Pioneering Water Governance: The Global Commission on the Economics of Water talks with Global Water Intelligence
Denise Young Johannes Mengel
“The most exciting thing to come out of the [UN Water Conference] was this little booklet,” remarks Tallulah Lutkin, alluding to the release of “Turning the Tide: A Call to Collective Action,” a report authored by The Global Commission on the Economics of Water.
Unveiled in March, the report presents a comprehensive seven-point action blueprint aimed at transforming water governance, valuation and usage on both local and global levels. Lutkin, of Global Water Intelligence (GWI), a water industry publisher, kicks off the dialogue with a resounding endorsement: “We at GWI consider this to be a game-changing approach to solving the water crisis in terms of government policy, finance, innovation.”
In the interview, which is timed for release during the annual World Water Week in Stockholm, several members of the Commission lay out their vision for the future of water, why water should be considered a global common good, and what this means for decision makers. Co-chairs Mariana Mazzucato, Ngozi Okonjo-Iweala, Johan Rockström and Commissioner Usha Rao-Monari also preview some of the tough questions the Commission will seek to address in their forthcoming 2024 report.
Johan Rockström explains why human activity is changing the global hydrological cycle, and how this is driving unreliable rainfall patterns which put our food security at risk. “We cannot think of water as some gift from God that has some variabilities and challenges, our only challenge being allocation, our only job being water quality.”
This stems from the impact of human action on global rainfall patterns, triggered by climate change and land use shifts. According to the scientific findings, “green water” flows—transporting water vapour across regions—contribute up to half of total rainfall in some areas. Therefore, the planet’s interdependence on the hydrological cycle and the flow of water from upwind to downwind countries highlights the need to manage water as a global common good.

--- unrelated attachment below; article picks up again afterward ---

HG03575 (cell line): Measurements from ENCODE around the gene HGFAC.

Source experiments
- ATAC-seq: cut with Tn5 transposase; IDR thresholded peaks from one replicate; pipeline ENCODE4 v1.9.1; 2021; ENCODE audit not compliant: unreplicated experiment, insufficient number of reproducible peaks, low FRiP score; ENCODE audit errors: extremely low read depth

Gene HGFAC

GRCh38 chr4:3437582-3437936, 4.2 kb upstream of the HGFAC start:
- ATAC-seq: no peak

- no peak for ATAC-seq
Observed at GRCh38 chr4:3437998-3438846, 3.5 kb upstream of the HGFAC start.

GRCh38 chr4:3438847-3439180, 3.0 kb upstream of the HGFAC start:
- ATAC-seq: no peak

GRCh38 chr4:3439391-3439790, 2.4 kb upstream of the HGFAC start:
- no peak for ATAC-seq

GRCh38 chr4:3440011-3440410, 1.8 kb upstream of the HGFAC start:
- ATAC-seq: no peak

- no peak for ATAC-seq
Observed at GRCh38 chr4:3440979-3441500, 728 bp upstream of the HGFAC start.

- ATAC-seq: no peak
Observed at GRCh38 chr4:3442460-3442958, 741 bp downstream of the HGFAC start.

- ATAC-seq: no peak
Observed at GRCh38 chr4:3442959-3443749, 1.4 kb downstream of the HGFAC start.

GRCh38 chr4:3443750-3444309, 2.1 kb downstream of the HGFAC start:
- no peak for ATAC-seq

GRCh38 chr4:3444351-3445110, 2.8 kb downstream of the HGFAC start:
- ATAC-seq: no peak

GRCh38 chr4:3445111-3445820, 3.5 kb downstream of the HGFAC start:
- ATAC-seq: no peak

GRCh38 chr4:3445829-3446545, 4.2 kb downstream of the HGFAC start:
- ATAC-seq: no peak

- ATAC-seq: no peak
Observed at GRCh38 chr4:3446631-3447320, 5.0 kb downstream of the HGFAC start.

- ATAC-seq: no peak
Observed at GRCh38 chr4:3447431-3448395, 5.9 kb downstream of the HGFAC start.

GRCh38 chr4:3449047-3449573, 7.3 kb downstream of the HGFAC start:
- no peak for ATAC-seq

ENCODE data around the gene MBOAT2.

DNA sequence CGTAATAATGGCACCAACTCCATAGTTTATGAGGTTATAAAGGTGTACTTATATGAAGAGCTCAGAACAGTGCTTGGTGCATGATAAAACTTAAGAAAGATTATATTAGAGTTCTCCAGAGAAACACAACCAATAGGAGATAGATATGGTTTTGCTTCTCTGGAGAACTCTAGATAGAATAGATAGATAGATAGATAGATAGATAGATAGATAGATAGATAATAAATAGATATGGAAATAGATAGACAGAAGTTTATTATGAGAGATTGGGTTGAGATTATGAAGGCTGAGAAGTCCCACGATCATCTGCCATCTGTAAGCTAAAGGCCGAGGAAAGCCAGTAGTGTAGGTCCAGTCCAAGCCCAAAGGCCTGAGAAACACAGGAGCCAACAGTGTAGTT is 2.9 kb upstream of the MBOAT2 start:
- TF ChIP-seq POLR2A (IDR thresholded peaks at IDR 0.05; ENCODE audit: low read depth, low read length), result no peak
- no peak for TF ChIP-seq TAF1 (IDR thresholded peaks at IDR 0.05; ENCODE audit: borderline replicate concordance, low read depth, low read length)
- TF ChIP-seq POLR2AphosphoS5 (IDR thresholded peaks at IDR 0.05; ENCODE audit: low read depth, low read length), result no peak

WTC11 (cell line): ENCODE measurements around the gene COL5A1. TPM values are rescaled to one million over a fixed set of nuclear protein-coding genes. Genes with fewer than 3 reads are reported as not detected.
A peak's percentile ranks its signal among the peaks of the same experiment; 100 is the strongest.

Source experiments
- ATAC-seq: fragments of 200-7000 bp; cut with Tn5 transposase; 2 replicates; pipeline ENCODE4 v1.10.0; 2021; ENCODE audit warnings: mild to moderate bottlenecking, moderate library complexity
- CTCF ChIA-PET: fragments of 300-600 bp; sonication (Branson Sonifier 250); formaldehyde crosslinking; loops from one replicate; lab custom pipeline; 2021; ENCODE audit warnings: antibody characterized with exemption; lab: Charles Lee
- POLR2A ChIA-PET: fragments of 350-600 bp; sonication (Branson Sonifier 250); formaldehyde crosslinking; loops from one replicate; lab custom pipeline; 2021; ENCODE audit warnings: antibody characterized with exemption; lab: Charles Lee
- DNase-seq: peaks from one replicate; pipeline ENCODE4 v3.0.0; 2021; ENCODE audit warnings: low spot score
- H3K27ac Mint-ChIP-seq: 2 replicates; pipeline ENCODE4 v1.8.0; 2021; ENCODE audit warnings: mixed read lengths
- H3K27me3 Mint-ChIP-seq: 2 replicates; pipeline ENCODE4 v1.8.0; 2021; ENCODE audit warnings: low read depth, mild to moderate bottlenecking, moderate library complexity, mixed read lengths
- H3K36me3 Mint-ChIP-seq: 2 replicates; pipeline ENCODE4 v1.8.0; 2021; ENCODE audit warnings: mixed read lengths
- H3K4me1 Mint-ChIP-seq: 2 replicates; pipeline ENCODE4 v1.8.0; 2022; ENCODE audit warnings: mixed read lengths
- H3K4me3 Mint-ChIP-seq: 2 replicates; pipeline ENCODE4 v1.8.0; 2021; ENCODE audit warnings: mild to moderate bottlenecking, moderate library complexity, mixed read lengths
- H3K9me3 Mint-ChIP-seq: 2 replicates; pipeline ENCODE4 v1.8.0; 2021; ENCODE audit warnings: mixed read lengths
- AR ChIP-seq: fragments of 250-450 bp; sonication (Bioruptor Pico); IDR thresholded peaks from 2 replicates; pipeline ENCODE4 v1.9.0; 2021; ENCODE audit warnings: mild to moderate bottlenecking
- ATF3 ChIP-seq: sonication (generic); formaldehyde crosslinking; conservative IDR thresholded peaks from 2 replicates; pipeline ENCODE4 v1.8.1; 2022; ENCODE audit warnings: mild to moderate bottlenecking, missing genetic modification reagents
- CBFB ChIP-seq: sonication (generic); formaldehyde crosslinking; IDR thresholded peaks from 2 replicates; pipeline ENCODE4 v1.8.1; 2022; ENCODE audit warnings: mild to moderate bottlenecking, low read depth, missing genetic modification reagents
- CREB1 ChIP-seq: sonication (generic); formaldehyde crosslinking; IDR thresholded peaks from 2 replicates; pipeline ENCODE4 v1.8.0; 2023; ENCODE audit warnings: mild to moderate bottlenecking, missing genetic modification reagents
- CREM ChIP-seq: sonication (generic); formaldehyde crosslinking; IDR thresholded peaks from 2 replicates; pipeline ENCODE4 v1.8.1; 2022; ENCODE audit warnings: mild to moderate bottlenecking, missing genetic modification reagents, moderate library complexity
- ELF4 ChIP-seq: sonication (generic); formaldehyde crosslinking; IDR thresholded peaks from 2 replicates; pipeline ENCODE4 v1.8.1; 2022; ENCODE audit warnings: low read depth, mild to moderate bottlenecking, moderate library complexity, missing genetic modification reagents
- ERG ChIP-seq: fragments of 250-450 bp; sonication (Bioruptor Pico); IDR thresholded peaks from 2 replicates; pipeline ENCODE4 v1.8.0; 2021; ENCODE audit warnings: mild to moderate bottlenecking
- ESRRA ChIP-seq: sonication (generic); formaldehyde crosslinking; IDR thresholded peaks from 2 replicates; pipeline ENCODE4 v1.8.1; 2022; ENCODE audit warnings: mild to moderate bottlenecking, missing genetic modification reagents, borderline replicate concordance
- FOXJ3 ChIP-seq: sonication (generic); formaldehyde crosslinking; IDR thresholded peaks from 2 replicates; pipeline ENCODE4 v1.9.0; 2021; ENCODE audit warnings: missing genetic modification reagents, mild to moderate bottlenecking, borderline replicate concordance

Asked to explain why the water crisis requires a mission-oriented approach, Mariana Mazzucato said: “If you have a clear mission statement, what does that mean for all the parts working on the solution?” She added, once the mission has been defined, for example, as protecting the global hydrological cycle, then it can be iterated into local, national and regional sub-missions.
Ngozi Okonjo-Iweala, citing the Commission’s report, points out that chronic under-investment in water is a problem in both poor and rich countries, calling for a tripling of investments in water. She also highlights the governance challenge: “The existing architecture is fragmented, incomplete, lacks solid data underpinnings, not fit for purpose.” In the interview, she emphasizes that there is no trade-off between efficiency and equity in water. In fact, more efficiency, driven by better pricing, is essential for ensuring equitable distribution.
Join The Global Commission on the Economics of Water online or on-site at this year’s Stockholm World Water Week. This session is part of a series of Societal Dialogues that will take place in 2023 and 2024.
Further reading: A new economics of water for a planet living beyond its boundaries
Lower-than-normal levels of rain have reduced crop yields this year across large parts of South and Southeast Asia, affecting farmers